How To Behave In Case Of Jellyfish Stings

For lovers of the sea, one of the constant “dangers” could be represented by the presence of jellyfish in the waters that, especially in the intense heat, are used to get closer and closer to the bathing areas. Over the years, the presence of jellyfish in our waters has represented, in some cases, a deterrent: the terror that arouse their bites has pushed so many people to do without a pleasant swim in the sea, just to escape the danger.

But what are the factors that have pushed, in recent years, to the proliferation of jellyfish in our marine waters, and in particular near the coast and, consequently, the areas intended for bathing? The first salient factor is attributable to climate change, with the rise in temperatures, but there is also a second and third factor to be attributed to man, that is, the indiscriminate fishing of tuna and swordfish that are used to feed jellyfish, as well as pollution.

The multiplication of jellyfish, therefore, leads more and more to the risk of puncture (and not of a “bite” as many mistakenly think), which occurs through the contact of the tentacles with any part of the human body, causing a local reaction that can result in redness and irritation of the skin, causing itching and pain.

However, those who can pull the plug from work during the summer months, cannot give up on holiday full of sun and sea. This is why, for all those who are organizing the excellent summer exodus, this brief guide that illustrates how it is possible to reduce the risk of jellyfish stings and, in particular, how it is possible to remedy immediately, without the fear of ruining, could come in handy your own period of deserved holidays!

In case of a jellyfish sting, here is how to behave:

  • First of all, it is necessary to keep calm as much as possible: pain can stimulate greater muscular activity, thus contributing to the circulation of poison in the body;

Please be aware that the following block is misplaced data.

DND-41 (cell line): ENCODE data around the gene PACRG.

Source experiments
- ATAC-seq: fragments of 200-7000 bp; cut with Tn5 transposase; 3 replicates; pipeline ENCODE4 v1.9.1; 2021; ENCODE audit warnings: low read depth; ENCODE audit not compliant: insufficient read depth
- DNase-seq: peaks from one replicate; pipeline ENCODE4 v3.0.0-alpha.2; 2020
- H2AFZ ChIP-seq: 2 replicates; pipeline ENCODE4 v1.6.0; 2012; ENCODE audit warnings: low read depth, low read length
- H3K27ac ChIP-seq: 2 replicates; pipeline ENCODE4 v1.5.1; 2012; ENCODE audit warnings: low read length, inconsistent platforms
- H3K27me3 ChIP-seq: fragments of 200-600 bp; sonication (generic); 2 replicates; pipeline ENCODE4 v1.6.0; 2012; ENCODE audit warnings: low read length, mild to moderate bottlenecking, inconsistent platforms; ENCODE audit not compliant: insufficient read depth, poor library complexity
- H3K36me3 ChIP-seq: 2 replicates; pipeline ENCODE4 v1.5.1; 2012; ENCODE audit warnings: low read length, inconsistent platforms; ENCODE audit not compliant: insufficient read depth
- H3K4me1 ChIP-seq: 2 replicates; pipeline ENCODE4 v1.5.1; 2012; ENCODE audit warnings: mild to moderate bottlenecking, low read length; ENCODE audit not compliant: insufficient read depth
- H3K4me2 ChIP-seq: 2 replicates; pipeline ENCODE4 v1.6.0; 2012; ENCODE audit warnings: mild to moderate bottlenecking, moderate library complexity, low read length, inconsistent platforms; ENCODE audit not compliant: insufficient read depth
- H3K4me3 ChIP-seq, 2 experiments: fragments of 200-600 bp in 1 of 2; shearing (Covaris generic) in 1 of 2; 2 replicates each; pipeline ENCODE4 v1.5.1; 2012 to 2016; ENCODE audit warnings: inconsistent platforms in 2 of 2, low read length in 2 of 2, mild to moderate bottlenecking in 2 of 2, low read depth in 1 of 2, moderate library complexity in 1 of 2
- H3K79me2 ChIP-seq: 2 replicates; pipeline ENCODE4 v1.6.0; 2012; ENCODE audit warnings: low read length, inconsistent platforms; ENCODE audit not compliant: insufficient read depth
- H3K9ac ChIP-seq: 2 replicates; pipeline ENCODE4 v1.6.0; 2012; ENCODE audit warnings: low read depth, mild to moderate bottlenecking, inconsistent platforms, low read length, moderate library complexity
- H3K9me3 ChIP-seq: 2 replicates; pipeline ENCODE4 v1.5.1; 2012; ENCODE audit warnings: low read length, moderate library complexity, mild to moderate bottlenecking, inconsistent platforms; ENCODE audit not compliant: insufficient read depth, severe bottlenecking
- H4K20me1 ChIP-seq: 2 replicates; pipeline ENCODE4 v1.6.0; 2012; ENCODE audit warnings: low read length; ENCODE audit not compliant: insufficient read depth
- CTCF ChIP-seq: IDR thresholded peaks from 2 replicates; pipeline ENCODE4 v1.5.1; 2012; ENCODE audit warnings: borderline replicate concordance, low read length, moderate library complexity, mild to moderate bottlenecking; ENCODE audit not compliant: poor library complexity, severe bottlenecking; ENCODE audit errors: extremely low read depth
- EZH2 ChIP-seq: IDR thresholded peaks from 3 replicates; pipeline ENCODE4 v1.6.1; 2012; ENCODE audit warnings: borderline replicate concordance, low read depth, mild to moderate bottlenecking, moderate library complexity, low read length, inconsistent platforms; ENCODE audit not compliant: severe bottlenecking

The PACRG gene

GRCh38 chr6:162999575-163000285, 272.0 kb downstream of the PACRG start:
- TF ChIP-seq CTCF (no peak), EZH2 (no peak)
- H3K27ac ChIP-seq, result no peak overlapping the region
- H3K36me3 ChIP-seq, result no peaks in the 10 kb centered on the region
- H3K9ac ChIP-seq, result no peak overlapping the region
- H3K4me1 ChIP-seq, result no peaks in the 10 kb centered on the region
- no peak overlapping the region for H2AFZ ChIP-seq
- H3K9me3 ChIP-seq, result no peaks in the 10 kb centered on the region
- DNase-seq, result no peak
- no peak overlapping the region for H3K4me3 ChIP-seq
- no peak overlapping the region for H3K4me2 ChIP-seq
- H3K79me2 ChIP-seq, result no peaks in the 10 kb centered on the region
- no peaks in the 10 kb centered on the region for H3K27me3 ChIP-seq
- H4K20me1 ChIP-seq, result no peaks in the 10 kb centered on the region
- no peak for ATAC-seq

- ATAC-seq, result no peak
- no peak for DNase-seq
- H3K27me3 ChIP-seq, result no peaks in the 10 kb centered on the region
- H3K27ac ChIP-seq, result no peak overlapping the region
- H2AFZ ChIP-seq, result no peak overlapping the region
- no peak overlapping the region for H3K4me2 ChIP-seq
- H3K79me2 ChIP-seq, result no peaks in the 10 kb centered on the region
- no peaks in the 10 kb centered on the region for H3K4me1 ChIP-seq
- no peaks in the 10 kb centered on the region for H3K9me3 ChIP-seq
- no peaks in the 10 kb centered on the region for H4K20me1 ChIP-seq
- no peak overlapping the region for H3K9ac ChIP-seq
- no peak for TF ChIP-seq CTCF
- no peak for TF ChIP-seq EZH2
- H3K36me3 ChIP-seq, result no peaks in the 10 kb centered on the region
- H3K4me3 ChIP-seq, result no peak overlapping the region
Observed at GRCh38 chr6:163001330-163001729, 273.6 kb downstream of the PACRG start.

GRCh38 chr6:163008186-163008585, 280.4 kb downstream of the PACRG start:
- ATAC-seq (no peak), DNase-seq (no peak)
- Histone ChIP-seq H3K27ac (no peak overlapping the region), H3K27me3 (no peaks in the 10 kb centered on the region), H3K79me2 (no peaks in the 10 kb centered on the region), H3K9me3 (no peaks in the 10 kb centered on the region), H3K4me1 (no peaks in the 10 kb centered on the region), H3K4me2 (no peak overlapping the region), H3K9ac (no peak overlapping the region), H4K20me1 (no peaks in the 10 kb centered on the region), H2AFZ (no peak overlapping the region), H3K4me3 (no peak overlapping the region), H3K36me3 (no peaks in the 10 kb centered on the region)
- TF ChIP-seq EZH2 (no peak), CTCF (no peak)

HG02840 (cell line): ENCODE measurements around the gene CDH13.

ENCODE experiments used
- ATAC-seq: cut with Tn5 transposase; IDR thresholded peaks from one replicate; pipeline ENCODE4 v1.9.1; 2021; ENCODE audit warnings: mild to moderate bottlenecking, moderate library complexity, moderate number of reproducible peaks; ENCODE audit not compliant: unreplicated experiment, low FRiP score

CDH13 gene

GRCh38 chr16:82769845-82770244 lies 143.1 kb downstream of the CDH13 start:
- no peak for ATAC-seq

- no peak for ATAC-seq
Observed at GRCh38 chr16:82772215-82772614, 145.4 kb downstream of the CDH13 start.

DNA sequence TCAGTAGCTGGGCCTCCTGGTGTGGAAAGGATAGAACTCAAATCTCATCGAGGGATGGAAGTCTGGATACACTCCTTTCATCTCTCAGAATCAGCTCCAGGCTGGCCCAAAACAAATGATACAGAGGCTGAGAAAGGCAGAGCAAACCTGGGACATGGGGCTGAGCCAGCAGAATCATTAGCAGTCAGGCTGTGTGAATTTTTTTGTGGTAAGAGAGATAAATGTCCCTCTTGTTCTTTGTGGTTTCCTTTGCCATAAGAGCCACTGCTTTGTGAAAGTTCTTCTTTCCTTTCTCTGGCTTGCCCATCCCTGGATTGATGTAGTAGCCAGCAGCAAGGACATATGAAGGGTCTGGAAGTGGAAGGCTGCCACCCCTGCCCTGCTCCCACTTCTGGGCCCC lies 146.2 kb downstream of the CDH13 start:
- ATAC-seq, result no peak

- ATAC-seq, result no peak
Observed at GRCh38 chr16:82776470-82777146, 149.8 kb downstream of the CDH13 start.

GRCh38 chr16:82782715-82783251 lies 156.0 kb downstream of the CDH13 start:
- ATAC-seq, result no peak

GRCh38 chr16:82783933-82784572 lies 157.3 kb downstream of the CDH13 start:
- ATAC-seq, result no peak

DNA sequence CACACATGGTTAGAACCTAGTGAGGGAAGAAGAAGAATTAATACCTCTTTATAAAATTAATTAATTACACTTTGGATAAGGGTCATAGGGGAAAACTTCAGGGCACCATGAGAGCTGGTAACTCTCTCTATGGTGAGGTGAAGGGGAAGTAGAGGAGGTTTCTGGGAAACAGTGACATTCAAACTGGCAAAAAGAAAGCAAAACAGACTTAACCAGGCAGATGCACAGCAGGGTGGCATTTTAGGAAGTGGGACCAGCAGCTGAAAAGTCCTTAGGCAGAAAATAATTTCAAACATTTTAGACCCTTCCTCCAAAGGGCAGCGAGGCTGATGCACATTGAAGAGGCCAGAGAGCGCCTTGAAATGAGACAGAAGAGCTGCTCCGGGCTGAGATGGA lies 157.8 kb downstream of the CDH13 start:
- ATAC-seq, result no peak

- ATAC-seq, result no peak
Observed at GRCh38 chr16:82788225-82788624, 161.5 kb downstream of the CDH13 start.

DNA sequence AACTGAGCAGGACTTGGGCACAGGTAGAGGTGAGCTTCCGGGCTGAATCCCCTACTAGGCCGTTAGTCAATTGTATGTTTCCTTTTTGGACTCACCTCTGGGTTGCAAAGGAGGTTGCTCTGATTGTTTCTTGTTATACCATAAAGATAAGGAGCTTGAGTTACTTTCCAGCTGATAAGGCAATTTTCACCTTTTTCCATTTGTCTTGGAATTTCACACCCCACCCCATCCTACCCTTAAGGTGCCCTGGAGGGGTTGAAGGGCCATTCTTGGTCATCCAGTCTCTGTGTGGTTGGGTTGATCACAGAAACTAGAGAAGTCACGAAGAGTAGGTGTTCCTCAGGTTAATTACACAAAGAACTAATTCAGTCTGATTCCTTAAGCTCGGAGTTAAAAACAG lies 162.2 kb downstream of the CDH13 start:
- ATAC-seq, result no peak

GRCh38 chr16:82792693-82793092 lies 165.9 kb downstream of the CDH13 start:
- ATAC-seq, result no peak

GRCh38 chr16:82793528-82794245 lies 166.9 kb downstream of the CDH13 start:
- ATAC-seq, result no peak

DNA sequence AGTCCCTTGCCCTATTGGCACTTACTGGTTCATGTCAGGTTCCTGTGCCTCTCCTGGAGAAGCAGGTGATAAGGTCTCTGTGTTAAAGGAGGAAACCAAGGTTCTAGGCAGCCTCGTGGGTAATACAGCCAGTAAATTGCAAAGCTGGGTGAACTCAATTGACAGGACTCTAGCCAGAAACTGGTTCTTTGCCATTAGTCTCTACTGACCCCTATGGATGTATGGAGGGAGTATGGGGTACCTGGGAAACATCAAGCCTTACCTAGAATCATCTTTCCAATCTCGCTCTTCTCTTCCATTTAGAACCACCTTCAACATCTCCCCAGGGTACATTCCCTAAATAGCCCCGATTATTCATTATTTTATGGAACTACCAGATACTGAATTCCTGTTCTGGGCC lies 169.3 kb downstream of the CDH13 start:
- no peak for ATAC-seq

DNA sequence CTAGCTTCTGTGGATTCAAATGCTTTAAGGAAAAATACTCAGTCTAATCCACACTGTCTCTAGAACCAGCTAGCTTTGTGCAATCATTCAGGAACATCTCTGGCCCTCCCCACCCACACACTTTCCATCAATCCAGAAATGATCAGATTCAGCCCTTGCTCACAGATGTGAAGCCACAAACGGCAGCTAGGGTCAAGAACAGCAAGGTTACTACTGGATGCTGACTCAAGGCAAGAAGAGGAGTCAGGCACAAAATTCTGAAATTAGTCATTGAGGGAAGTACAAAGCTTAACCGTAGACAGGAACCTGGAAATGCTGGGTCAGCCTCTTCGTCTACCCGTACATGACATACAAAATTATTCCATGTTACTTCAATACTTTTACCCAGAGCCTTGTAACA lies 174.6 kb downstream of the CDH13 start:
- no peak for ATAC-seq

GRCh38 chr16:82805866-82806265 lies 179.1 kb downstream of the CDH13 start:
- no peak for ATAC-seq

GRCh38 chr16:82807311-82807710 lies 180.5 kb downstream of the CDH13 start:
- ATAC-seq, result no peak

• If you are near the shore, exit immediately; otherwise, call the attention of the other swimmers;
  • Sometimes, remains of jellyfish tentacles can remain glued to the part of our body that has come into contact: try to eliminate using, if necessary, also the back of a blade, the pieces left on the skin;
  • Rinse the affected part of the body with sea water: this is to relieve itching;
  • Avoid rubbing sand or anything else on the injured part;
  • If possible, spread immediately and for thirty seconds, a mixture made of sodium bicarbonate and water ;
  • In these cases, cortisone-based creams are a solution to stop inflammation; however, their action is not immediate as it occurs after thirty minutes of the application.
  • The effectiveness of some “grandma’s advice,” such as wetting the injured part with urine, vinegar, alcohol or ammonia, has not been tried; on the contrary, these “do-it-yourself” medications can make the situation worse!
  • The ideal would be to bring an aluminum chloride astringent gel with it, also effective against mosquito bites.

These useful tips are to be implemented in case of non-serious skin reactions; in cases where other more severe symptoms such as difficulty in breathing, disorientation or sweating should occur, it is an excellent rule to call 911 immediately.

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